In a provocative study, Lamont et al.1 reported a lower hospitalization rate for acute myocardial infarction during a 5-year follow-up of 5980 survivors of early-stage postmenopausal breast carcinoma, compared with 23,165 age-matched women without a history of breast carcinoma. The overall hazard ratio was 0.66 (95% confidence interval, 0.49–0.88).1 The authors proposed two potential explanations for their findings: 1) estrogens play a pathogenetic role in the development of breast carcinoma and may be protective against ischemic heart disease (IHD); and 2) tamoxifen, commonly used in the treatment of breast carcinoma, may afford cardiac protection, partly through reduction of insulin-like growth factor-1 (IGF-1).

Although we commend their study, we believe the authors' interpretations are not supported by recent data. Indeed, no cardioprotective effect of estrogens was observed in three large randomized studies comparing estrogen/progestagen or estrogen alone with placebo.2 Randomized trials with the selective estrogen receptor modulators, tamoxifen and raloxifen, have yielded mostly negative results with regards to cardioprotection.1 Finally, IGF-1, contrary to previous beliefs, is emerging as a robust cardioprotective factor, given its insulin-sensitizing, vasodilatatory, antiinflammatory, antioxidant, and vascular antiapoptotic actions.3 Further support for a vasculoprotective effect of IGF-1 was provided by recent studies, including > 1000 subjects, showing an inverse relation between circulating IGF-1 concentrations and carotid intimal-medial thickness,4 development of IHD or diabetes mellitus, and complications after myocardial infarction.3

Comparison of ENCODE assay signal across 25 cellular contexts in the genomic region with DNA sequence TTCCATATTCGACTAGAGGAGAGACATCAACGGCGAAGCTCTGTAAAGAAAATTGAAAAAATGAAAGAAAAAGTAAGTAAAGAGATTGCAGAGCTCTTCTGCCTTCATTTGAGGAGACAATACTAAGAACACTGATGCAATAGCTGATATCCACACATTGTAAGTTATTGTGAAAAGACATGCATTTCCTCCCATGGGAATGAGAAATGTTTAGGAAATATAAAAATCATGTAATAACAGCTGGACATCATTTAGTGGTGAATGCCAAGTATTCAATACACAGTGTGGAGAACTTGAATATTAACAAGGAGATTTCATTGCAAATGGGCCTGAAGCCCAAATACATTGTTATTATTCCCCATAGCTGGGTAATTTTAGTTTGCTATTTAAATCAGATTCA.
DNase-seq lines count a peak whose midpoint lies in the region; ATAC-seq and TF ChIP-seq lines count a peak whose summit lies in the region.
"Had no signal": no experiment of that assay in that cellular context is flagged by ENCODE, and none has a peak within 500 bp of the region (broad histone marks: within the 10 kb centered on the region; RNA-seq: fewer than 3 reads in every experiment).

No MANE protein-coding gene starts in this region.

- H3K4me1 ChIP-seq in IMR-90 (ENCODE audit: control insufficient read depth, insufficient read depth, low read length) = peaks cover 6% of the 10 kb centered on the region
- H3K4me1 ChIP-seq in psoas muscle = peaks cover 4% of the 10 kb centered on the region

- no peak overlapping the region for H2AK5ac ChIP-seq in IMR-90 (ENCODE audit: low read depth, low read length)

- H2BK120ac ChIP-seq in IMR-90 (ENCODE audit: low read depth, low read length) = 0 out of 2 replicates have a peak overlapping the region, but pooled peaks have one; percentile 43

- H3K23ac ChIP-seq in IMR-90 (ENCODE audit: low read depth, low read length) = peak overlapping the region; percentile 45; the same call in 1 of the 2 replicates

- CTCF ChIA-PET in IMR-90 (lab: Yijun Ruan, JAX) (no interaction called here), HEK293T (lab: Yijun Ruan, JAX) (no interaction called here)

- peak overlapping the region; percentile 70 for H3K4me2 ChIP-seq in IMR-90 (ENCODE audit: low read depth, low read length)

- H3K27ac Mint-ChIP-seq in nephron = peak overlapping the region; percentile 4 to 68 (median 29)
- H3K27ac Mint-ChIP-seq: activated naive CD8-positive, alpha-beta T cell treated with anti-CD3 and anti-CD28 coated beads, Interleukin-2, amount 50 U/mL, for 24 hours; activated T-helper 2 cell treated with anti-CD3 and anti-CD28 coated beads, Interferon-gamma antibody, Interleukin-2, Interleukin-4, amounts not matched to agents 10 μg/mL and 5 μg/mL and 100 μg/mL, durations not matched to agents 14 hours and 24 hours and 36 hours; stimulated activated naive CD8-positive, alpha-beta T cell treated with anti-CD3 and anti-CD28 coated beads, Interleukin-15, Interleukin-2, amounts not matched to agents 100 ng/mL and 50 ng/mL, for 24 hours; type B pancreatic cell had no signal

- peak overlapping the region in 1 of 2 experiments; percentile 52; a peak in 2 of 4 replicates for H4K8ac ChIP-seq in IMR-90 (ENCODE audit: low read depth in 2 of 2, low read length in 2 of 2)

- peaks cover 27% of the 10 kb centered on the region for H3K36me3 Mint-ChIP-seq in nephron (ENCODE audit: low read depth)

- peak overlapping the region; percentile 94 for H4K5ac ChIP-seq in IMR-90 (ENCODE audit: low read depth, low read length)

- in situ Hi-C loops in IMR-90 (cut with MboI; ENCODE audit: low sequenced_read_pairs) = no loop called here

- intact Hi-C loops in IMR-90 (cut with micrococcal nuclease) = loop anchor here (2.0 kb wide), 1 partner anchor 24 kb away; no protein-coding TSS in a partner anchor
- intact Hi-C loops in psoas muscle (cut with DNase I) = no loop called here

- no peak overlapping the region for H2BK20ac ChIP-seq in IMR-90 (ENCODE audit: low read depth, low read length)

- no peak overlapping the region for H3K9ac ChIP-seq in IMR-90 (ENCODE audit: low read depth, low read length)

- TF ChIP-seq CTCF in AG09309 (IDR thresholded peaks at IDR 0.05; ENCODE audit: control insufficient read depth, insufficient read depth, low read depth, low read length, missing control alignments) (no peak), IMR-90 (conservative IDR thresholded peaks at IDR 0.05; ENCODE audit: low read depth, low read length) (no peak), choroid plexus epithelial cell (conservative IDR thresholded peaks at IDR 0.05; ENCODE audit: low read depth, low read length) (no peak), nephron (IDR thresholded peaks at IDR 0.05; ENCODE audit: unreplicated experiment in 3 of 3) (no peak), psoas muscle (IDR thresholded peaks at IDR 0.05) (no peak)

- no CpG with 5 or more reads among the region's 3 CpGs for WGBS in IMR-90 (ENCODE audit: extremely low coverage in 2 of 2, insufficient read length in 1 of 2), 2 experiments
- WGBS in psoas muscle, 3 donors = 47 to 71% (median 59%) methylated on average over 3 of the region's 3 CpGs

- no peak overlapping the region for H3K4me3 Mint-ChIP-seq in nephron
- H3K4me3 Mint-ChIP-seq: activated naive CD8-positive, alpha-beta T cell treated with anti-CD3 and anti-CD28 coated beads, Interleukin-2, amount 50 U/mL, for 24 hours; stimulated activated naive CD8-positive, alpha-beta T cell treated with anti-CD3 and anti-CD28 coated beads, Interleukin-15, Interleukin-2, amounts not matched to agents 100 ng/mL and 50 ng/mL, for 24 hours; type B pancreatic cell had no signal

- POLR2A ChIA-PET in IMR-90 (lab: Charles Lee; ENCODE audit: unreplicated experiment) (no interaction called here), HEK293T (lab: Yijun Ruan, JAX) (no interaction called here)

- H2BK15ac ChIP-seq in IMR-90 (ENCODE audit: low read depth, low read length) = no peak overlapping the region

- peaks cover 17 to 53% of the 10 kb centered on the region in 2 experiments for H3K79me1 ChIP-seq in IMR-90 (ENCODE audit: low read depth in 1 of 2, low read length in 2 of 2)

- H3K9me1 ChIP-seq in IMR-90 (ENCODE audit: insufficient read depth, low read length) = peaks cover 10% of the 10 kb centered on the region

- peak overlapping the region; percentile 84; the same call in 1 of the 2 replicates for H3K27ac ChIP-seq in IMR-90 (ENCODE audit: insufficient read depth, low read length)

IGF-1 has been implicated in the development of breast carcinoma and other types of malignancies in many experimental studies and in several prospective investigations.5 We propose increased IGF-1 bioavailability as an alternative mechanism underlying the decreased risk of myocardial infarction among survivors of breast carcinoma. Prolonged exposure to increased IGF-1 concentrations may simultaneously reduce cardiovascular risk while favoring carcinogenesis, the former by counteracting the harmful effects of cardiac risk factors and the latter via antiapoptotic and vasculogenetic activities.3, 4


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